Nave: If I had the answer I would have retired year ago. One constant in the ever changing professional beauty world is “What’s New.” It drives the business, whether it’s a new company, new product, new salon service, it’s always about what’s new. From a marketing standpoint there is a large banner I have seen hanging in a number of marketing offices that’s titled, “The 22 Immutable Rules for Marketing Success.” The first one states, “Be first to market and hold your position.” It has an asterisk next to it. As you read the other rules listed, they are valid and needed action and you agree, “Yep got to do that one, and that one, etc.” However you then read, “Do number 1 and don’t worry about the other 21. That’s it.” A number of years ago Jim Markham hit with PureOlogy, a line of hair care for serious hair colorist and users. It filled a void, up to that time there were shampoos for normal, dry, oil and tinted hair. With hair coloring being the driving force of our industry Jim struck gold by being the first company to market a complete line of products targeting women that colored their hair. Needless to say he went to the bank. Six years ago I was fortunate to hook up with the founder of Moroccanoil who brought his product line, the first one using argan oil and created the oil treatment category and used his strong position of being first to market and protect his brand and position. Today Moroccanoil is a worldwide winner.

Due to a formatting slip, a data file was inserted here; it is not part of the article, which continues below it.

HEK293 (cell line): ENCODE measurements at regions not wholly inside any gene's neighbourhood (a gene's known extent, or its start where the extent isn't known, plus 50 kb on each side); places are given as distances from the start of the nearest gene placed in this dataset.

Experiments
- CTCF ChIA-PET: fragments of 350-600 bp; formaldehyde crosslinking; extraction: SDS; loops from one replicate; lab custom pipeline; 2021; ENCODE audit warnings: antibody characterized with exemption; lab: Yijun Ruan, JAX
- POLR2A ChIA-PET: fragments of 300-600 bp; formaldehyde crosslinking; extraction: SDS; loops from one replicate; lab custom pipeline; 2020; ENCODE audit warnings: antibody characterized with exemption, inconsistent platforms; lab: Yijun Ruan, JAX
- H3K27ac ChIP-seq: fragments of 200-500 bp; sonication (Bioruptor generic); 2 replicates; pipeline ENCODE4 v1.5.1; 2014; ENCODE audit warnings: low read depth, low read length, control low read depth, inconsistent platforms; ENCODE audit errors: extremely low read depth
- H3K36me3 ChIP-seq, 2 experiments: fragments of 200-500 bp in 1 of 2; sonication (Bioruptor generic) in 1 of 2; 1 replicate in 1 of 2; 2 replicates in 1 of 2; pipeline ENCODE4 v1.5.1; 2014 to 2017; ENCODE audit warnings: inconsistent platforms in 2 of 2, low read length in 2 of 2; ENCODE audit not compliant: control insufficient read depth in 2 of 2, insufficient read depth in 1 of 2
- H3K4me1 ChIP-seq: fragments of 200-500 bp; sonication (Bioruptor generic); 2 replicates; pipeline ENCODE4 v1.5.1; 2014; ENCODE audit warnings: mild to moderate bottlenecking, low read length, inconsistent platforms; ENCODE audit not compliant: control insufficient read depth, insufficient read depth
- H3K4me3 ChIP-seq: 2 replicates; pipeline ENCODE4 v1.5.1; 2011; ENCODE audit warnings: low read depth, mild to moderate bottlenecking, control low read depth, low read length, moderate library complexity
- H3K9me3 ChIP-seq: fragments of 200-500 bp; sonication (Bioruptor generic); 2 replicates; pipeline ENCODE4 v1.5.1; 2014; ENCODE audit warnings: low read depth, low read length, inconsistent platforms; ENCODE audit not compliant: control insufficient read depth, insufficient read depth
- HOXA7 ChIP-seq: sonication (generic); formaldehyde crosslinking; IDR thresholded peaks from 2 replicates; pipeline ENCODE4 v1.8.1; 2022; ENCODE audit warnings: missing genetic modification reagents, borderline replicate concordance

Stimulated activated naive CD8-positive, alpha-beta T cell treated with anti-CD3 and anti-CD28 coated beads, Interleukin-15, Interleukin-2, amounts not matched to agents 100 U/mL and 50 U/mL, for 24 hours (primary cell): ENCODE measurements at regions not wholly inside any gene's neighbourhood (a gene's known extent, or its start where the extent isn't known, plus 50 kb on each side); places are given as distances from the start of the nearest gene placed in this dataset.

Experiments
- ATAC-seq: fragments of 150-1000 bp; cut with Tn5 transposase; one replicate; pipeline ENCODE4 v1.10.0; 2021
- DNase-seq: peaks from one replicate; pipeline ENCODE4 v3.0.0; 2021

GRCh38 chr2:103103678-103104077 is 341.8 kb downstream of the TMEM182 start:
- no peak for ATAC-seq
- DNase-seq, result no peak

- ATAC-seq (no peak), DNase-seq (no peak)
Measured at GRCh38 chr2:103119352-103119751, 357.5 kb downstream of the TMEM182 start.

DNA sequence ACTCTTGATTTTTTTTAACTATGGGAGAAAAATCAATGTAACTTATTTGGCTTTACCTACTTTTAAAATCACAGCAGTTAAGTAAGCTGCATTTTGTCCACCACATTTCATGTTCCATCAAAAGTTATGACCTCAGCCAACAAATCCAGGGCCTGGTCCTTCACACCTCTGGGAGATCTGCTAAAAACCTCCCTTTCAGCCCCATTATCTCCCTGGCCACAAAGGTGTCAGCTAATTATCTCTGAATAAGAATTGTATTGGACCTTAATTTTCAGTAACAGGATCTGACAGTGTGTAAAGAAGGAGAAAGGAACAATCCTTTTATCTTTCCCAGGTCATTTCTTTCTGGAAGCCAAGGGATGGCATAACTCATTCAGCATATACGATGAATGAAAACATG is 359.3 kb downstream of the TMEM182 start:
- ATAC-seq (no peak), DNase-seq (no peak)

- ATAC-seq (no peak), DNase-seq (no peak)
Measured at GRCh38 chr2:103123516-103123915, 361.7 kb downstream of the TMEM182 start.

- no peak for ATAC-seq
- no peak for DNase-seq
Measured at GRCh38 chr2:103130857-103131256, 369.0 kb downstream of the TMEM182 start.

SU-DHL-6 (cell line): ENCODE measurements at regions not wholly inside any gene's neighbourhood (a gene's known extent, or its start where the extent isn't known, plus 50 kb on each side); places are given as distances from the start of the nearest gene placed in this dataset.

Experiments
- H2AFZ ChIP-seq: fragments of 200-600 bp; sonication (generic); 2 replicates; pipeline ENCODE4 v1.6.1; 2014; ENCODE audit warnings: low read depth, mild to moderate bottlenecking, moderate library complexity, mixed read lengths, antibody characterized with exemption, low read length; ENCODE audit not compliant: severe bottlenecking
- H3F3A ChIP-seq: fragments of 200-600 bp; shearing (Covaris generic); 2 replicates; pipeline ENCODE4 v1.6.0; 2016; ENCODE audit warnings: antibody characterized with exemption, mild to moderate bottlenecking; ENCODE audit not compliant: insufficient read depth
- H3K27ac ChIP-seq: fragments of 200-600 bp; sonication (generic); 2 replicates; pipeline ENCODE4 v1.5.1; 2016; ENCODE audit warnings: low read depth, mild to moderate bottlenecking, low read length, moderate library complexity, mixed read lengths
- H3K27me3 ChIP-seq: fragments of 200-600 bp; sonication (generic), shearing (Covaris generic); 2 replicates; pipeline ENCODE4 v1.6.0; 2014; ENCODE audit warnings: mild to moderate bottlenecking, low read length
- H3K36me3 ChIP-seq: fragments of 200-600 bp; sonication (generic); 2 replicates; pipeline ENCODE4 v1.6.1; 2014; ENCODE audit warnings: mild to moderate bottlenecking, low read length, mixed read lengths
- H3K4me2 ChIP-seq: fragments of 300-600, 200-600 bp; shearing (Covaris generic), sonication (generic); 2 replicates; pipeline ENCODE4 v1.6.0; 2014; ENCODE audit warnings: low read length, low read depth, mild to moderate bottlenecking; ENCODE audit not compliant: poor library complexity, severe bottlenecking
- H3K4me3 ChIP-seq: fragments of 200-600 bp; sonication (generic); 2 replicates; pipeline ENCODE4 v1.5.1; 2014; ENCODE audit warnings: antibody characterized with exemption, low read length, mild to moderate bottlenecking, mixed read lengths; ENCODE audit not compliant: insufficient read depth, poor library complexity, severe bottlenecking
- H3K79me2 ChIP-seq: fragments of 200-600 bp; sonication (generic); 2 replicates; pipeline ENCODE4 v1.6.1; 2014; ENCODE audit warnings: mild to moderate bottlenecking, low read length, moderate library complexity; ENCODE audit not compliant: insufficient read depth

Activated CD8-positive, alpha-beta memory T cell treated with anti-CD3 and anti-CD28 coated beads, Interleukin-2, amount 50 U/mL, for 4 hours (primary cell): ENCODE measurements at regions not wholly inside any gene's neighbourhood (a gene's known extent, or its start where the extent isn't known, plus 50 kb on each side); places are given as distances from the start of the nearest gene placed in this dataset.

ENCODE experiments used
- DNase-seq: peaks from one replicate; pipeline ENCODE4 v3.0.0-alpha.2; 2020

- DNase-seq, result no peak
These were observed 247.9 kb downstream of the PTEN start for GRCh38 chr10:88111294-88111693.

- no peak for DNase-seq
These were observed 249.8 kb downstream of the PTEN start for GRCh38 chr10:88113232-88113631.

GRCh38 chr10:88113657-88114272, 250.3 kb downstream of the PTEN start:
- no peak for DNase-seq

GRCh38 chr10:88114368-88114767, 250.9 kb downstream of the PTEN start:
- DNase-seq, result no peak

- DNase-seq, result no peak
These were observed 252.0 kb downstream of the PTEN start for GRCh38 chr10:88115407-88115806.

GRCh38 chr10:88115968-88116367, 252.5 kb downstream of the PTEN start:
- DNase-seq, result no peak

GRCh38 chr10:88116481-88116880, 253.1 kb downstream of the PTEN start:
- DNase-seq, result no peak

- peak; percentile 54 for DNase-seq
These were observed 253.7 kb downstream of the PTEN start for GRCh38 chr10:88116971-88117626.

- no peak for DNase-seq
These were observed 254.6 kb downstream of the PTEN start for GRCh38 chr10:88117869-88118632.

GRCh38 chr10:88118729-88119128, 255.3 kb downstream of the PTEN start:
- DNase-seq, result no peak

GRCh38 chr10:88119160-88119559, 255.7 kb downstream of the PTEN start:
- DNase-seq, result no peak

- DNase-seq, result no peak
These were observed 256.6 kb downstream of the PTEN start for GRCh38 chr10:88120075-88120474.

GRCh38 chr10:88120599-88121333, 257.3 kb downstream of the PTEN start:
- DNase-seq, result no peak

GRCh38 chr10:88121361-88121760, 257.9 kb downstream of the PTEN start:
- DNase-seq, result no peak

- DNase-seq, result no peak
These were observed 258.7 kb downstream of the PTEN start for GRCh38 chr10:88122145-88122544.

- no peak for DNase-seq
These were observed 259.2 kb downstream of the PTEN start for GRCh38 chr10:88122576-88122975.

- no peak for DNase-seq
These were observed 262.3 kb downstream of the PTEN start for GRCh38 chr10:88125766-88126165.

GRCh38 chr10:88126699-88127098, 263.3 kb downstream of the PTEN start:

So my tip is if you plan come to market, don’t do it with another me-too line. The other tip comes from a marketing guru, Simon Sinet, whose best-selling book Start With Why gives you the secret to success for Apple, Costco, Trader Joe’s, Southwest Airlines, and others. His premise is every company does three things: what they do, how they do it, and why they do it. Simon pointed out that all companies know what they do and most know how they do it, however when it gets to the why, they are fuzzy or just plain don’t know. He goes on to assert that ultimately it is the company’s WHY that attracts and keeps customers. He uses Apple to make his point. Apple’s why is simply that they provide innovative solution for individuals. When they announced the introduction of the iPad, customers flocked to their store buying them up. Why? Because of Apple’s great track record of one after another innovative product success.
My recommendation for success is if you are a marketer, look to be first to market with your product line, and hold that position and you go to the bank! For those that already have a company that is either marketing products or services is to pick up a copy of Simon’s book and focus on your company’s WHY.
BSD: BIR has the most extensive calendar of beauty shows, conferences and events on the web. In your opinion, what are a few of the absolute most important shows for a budding cosmetologist or beauty professional to attend?
Nave: The five major salon trade shows: ISSE Long Beach, America’s Beauty Show in Chicago, International Beauty Show (IBS) New York, Premiere Orlando and IBS LV.
BSD: Do you have any networking tips for new beauty professionals just entering the business?